Olafur Eliasson - In real life

3 min read

In Eliasson’s captivating installations you become aware of your senses, people around you and the world beyond.

Some artworks introduce natural phenomena such as rainbows to the gallery space. Others use reflections and shadows to play with the way we perceive and interact with the world. Many works result from the artist’s research into complex geometry, motion patterns, and his interest in colour theory. All but one of the works have never been seen in the UK before.

Within the exhibition is an area which explores Eliasson’s deep engagement with society and the environment. Discover what an artist’s perspective can bring to issues of climate change, energy, migration as well as architecture.

The kitchen team at Studio Olafur Eliasson have created a special menu and programme of related events for Tate Modern’s Terrace Bar, based on the organic, vegetarian and locally sourced food served in his Berlin studio.

Eliasson has a long relationship with Tate Modern. His glowing sun, The weather project, drew more than two million people to the Turbine Hall in 2003. More recently Ice Watch 2018 brought chunks of ice from Greenland to London. This exhibition provides another unforgettable experience for visitors of all ages.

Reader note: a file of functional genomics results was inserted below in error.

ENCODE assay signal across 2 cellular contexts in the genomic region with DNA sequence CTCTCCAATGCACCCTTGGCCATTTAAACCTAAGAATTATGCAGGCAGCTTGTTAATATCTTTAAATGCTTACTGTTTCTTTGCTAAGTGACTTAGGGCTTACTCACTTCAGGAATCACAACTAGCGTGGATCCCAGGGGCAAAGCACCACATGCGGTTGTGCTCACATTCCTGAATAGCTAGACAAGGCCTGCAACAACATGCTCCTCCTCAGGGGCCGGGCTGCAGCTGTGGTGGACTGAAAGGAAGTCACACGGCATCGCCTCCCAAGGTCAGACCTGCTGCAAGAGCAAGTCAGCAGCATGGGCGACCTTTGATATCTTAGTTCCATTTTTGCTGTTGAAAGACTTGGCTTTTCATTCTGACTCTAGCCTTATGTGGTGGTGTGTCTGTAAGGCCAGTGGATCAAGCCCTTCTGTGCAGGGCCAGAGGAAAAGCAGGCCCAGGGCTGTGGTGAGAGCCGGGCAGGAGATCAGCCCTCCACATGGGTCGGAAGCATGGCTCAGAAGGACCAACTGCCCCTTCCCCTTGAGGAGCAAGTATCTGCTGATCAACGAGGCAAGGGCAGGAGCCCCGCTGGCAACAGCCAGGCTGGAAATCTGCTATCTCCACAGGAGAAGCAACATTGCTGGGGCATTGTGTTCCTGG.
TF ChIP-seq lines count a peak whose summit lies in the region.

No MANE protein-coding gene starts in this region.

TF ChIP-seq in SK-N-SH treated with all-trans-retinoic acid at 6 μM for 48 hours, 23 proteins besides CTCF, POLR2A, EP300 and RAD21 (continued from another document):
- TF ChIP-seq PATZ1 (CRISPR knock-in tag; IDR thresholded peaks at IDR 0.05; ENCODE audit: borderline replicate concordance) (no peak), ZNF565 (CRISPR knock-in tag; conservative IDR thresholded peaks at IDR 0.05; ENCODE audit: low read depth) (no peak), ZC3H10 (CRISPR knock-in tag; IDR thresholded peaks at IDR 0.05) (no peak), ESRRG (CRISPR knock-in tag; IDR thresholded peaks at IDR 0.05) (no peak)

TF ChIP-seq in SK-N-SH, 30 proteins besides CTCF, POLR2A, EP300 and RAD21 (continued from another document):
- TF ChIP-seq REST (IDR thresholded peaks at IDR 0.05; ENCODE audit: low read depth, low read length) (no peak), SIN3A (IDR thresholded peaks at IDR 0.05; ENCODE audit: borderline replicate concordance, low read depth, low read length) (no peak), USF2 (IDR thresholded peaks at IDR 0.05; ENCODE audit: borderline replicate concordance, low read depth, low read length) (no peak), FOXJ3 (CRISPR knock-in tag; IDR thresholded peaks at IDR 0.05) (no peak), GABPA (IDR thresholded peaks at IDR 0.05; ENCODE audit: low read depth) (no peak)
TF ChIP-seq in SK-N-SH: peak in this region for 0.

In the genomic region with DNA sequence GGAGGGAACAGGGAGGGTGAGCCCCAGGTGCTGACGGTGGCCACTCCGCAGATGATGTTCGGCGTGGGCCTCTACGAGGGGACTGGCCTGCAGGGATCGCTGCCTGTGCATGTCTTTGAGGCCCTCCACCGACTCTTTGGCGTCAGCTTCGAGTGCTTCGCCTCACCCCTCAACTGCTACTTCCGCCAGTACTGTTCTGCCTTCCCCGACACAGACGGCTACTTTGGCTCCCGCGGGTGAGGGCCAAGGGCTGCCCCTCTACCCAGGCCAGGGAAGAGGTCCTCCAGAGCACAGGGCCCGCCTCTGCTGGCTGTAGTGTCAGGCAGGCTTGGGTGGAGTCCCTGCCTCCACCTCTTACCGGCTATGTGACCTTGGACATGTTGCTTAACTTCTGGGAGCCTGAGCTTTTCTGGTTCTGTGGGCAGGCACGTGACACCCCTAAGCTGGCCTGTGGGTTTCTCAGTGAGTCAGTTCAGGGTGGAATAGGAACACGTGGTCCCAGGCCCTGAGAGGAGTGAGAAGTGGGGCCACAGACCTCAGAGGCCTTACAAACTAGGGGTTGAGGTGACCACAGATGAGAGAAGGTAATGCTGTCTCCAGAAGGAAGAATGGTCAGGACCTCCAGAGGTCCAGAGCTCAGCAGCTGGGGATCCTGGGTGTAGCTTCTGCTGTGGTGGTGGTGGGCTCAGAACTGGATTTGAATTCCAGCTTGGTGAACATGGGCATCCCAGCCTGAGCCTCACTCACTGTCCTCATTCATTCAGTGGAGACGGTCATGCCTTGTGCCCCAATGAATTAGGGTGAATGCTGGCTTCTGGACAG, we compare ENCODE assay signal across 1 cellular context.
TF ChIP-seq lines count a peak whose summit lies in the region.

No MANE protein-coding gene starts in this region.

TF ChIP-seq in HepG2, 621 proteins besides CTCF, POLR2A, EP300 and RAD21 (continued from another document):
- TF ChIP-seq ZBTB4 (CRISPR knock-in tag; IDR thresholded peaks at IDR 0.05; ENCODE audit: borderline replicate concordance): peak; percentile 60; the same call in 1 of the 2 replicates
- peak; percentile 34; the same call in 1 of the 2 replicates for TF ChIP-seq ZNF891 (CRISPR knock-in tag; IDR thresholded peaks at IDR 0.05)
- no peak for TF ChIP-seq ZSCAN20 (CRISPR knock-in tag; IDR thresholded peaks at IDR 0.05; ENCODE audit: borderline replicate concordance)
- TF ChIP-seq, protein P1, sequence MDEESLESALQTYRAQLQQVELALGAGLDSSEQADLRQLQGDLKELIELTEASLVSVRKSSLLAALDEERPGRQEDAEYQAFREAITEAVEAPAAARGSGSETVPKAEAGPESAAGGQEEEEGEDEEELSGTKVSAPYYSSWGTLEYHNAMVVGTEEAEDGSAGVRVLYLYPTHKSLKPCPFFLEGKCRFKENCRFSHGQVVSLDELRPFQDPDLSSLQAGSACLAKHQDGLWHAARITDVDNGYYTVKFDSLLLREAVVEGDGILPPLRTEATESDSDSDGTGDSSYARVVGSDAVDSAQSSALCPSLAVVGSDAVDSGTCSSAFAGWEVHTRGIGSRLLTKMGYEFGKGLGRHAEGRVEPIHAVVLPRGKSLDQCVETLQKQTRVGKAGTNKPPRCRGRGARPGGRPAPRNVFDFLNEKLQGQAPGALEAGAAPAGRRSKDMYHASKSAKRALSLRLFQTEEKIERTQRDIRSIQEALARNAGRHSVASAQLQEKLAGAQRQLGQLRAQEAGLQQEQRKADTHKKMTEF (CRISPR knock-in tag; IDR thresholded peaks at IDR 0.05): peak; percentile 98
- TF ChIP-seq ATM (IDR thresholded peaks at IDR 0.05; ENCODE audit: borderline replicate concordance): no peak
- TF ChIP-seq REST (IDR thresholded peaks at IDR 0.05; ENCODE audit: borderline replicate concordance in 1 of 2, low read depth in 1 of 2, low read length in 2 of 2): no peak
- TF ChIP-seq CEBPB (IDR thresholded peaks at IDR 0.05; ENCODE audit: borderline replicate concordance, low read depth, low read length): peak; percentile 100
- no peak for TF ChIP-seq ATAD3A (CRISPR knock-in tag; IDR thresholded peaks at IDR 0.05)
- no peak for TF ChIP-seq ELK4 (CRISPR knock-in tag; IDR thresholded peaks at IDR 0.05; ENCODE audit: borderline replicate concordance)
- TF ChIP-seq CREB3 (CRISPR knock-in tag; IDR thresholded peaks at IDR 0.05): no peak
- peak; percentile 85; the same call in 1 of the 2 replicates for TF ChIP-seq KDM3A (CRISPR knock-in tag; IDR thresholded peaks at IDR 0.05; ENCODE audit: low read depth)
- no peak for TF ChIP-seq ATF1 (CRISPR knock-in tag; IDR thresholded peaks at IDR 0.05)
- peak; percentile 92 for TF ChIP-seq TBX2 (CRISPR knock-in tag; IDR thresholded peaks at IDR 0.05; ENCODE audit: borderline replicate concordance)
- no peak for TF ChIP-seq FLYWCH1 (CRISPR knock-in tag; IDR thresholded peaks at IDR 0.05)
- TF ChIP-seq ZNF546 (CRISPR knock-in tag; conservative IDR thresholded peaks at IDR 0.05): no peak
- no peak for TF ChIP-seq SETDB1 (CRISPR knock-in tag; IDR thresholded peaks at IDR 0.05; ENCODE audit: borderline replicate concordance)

María del Pilar García Ayensa / Studio Olafur Eliasson © 2010 Olafur Eliasson

Recycle for 20% off an exhibition t-shirt

Do you have any old T-shirts you don’t wear any more? Bring them into Tate Modern for reuse or recycling and you will get a 20% discount on an Olafur Eliasson exhibition T-shirt.

Every year in the UK, over 300,000 tonnes of clothing goes to landfill. Much of this could still be worn by someone else and the rest could be recycled, by turning it into cleaning wipes or insulation. As sustainability is a key theme in Eliasson’s work, Tate and Studio Olafur Eliasson have teamed up to introduce a system for recycling your old T-shirts that we hope will become part of future Tate exhibitions.

Exhibition: Olafur Eliasson - In real life, until 5 January 2020, Tate Modern, Bankside, London SE1 9TG


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